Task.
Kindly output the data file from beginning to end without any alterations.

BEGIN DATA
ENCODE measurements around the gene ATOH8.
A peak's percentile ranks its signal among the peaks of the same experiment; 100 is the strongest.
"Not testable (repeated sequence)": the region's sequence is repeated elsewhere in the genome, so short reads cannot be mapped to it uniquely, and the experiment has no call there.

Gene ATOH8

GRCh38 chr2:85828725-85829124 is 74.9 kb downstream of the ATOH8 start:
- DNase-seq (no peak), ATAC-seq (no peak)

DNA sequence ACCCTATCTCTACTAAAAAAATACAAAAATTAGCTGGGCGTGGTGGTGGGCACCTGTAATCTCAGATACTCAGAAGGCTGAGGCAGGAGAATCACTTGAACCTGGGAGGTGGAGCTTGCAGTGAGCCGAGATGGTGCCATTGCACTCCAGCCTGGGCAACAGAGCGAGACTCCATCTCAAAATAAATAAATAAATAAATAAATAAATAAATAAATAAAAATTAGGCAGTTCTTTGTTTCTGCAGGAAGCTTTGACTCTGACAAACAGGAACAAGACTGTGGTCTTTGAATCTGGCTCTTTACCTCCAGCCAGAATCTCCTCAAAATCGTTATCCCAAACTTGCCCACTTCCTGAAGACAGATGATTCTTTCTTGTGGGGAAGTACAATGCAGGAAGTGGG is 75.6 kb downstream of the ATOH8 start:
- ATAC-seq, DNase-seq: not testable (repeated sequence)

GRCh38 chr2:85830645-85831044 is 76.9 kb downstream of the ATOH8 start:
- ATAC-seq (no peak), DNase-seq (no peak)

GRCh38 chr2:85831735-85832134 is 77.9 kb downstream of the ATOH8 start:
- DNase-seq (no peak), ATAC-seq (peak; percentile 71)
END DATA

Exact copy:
ENCODE measurements around the gene ATOH8.
A peak's percentile ranks its signal among the peaks of the same experiment; 100 is the strongest.
"Not testable (repeated sequence)": the region's sequence is repeated elsewhere in the genome, so short reads cannot be mapped to it uniquely, and the experiment has no call there.

Gene ATOH8

GRCh38 chr2:85828725-85829124 is 74.9 kb downstream of the ATOH8 start:
- DNase-seq (no peak), ATAC-seq (no peak)

DNA sequence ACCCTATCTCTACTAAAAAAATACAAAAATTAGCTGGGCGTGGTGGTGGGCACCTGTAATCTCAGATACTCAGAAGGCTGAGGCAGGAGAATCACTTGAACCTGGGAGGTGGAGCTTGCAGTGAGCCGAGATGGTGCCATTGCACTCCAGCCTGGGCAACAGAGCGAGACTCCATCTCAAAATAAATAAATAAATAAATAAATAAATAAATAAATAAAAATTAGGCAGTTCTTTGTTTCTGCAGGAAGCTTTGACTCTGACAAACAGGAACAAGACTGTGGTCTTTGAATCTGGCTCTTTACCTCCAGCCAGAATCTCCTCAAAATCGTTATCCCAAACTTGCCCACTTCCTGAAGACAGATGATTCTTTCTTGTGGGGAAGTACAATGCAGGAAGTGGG is 75.6 kb downstream of the ATOH8 start:
- ATAC-seq, DNase-seq: not testable (repeated sequence)

GRCh38 chr2:85830645-85831044 is 76.9 kb downstream of the ATOH8 start:
- ATAC-seq (no peak), DNase-seq (no peak)

GRCh38 chr2:85831735-85832134 is 77.9 kb downstream of the ATOH8 start:
- DNase-seq (no peak), ATAC-seq (peak; percentile 71)